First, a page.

Kathy stood silently for several moments. "The implications are staggering, Matt... We have all the time in the world on our hands now, don't we? Our Saturday dojo session starts at 1:30 pm, over 13 hours from now, Earth time. What's that in tesseract time, if we run in balance mode?
"Just over six years..." Matt said, after a moment. "We have six years to prepare for our next dojo class... My explanation from the sequencer went something like this: We are using level-one time dilation technology, the most basic kind. It can contract or dilate time by a factor of two for every dimension, 11 spatial dimensions plus one time dimension result in two to the twelfth power, or 4096. Then there's a neat twist to split the plus and minus directions into two pseudo dimensions, east versus west, up versus down, backwards versus forwards in time, so the final maximum temporal gradient possible is 4096 squared, or 16,777,216. This particular tesseract is designed to operate with the maximum gradient present between the closed closets and the rest of the seven rooms, though I gather other design choices are possible. When you left my watch in the refrigerator for a minute our first breakfast here, time didn't exactly stop. About 4 microseconds passed by for the watch. But of course we couldn't see that. The same would not have been true for the wing box in the Entrance hall, but we never bothered to test it. The Entrance hall and the rest of our spacetime are not touched by any of this."
"And why can't I jump outside of the seven cubes now?" asked Kathy.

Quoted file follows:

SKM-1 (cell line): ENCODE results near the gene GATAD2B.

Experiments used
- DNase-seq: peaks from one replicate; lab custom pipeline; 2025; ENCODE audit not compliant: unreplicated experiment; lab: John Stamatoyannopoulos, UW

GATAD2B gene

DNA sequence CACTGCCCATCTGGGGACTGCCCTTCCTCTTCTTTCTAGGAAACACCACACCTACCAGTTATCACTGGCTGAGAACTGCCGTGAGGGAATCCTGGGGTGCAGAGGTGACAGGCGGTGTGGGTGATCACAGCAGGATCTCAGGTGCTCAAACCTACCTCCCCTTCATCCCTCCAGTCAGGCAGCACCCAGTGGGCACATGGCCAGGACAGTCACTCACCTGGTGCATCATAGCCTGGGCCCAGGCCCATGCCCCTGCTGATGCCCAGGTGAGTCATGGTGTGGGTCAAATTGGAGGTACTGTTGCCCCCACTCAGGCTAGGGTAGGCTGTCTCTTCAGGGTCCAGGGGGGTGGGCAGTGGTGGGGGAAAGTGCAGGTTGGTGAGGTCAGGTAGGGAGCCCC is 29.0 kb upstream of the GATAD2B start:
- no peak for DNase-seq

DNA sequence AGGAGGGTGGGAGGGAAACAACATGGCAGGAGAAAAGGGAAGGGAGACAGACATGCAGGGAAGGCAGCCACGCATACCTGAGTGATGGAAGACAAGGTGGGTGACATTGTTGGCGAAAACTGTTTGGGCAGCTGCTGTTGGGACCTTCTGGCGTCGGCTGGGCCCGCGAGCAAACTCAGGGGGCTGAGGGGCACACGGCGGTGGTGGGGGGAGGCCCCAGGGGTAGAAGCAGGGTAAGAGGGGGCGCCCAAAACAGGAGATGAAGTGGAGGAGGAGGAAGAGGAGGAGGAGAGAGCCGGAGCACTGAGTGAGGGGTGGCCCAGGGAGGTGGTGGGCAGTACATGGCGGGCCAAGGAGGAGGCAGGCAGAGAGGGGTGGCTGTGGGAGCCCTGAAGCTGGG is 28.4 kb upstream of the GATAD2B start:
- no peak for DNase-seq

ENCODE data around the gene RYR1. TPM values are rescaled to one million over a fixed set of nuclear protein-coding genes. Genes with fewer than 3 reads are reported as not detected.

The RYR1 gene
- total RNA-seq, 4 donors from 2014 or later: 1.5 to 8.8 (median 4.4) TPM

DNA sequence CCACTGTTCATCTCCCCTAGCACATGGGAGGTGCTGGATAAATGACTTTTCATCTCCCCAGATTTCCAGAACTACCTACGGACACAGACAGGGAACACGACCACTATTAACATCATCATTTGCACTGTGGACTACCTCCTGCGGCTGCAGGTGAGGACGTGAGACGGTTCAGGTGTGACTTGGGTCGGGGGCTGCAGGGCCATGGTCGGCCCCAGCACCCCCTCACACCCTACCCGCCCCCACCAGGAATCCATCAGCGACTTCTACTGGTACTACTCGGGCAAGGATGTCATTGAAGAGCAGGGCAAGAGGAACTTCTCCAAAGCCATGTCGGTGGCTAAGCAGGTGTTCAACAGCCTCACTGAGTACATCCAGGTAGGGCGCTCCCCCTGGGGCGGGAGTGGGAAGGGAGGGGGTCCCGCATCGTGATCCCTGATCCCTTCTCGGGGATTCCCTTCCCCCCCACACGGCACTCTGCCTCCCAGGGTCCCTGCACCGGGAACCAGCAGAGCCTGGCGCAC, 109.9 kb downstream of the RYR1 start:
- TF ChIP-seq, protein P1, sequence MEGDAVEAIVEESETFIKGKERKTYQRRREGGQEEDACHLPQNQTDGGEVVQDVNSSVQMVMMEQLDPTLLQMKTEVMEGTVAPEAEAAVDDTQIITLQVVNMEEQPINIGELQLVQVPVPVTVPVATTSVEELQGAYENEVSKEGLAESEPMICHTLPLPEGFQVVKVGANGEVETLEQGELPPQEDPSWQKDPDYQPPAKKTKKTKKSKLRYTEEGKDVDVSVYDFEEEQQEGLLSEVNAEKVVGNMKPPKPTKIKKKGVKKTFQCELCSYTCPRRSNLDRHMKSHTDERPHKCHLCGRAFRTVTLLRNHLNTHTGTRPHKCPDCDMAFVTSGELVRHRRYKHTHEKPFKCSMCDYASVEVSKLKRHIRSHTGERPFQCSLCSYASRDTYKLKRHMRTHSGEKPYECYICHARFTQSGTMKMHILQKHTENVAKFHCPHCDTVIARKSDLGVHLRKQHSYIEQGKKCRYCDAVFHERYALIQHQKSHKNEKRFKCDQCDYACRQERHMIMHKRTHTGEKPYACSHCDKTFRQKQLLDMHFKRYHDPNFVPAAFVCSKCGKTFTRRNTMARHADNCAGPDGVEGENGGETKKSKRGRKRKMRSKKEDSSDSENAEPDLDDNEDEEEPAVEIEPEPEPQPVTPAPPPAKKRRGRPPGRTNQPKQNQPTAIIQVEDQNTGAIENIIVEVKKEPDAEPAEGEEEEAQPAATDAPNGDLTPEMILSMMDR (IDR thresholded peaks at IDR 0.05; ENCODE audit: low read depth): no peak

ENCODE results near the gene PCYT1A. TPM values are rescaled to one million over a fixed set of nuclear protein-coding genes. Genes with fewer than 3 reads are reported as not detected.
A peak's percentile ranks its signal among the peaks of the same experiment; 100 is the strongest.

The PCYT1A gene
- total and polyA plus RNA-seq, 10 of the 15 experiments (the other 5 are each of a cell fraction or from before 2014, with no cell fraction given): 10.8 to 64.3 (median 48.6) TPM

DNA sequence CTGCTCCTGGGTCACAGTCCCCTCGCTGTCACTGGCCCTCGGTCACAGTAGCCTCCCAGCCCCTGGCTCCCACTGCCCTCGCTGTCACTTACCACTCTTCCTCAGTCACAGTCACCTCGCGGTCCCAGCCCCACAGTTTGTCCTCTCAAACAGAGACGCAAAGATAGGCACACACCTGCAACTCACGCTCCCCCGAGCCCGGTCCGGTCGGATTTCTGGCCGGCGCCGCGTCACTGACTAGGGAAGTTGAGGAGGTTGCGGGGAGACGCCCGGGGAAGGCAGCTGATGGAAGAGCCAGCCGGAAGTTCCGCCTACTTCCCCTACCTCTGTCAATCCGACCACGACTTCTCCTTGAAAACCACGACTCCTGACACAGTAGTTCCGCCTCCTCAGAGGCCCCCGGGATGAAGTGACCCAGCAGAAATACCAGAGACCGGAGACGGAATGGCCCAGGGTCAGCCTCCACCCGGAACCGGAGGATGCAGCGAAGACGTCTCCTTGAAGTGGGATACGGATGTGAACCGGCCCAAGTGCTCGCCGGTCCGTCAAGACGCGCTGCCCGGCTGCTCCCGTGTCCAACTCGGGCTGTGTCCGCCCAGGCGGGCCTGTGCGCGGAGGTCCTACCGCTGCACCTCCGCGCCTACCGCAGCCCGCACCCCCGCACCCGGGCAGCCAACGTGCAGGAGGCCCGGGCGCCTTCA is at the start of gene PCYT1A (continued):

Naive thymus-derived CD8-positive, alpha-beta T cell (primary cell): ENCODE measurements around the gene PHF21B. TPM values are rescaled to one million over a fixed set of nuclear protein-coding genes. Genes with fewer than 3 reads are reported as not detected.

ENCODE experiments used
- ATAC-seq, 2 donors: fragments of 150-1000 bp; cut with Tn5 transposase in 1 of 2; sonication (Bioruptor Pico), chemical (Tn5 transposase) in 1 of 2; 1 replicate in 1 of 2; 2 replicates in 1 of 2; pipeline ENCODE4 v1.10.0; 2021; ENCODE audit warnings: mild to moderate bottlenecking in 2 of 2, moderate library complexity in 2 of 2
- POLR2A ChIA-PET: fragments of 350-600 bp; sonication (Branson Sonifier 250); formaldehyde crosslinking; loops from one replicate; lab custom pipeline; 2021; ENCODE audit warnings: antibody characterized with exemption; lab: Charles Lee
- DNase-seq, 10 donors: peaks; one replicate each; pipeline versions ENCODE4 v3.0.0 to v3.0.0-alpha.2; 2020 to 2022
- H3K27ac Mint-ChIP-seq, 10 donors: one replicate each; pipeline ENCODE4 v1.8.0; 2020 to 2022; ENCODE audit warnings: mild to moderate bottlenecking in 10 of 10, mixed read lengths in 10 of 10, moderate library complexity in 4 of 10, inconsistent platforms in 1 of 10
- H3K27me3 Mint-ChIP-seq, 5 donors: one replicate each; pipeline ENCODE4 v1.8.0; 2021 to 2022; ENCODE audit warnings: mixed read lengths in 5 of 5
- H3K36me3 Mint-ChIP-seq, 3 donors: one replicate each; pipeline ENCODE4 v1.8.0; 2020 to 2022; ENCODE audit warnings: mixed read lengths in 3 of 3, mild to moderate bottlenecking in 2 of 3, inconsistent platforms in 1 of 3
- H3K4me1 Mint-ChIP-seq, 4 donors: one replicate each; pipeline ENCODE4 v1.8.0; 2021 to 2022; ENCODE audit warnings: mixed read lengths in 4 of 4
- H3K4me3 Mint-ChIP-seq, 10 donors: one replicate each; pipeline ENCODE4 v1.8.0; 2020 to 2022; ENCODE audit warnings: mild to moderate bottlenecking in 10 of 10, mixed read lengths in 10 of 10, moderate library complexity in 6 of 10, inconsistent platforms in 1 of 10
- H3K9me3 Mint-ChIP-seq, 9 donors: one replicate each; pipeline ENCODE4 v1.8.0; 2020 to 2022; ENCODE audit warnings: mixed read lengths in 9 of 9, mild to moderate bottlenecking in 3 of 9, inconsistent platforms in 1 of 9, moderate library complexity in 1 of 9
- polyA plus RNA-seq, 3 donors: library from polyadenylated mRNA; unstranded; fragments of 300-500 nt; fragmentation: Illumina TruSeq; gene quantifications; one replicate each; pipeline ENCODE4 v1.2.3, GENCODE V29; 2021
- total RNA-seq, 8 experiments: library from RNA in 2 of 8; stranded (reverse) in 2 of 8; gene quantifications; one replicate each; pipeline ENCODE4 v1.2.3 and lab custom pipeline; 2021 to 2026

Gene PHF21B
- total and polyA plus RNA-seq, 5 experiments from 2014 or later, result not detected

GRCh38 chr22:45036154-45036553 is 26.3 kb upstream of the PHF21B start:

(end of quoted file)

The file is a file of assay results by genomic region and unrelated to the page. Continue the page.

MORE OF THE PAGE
"Remember how we couldn't jump in the temporal tunnel when we went back in time? Our echo gravitons were being defocused by the time dilation gradients. The same is true now. Natural microscopic gradients from relativity aren't a problem, but according to the sequencer, a ratio of less than 0.99 or greater than 1.01 will be impossible to jump across, and the current ratio is 4096. You'll find the 4 doors and the top and bottom stair entrances to the Entrance hall are now locked. Trying to walk across such a sharp temporal gradient would be fatal. If you ever want to leave the remaining seven cubes, come here first, and put the tesseract back in interface mode. Here, let me start a display to show the movement of Chicago time..." Matt typed a few seconds on the controls. A display of 00:12:19.779 appeared. The last digits, Chicago time in milliseconds, began to increment once every 4.096 seconds of local tesseract time.
"Gosh Matt, this is a lot to think about... Can we jump back to bed now? If you're agreeable, let's leave the time control in balance mode for now. Having six years to train for tomorrow's class is mind boggling, but my gut reaction is that we should do it. I just need some time to absorb all the impacts this will have on our lives..."
Matt and Kathy jumped back to bed and turned out the lights. Kathy spent over an hour just silently thinking while being lovingly caressed by Matt, before finally drifting off to sleep. From an Earth-time perspective, she went to sleep in less than a second.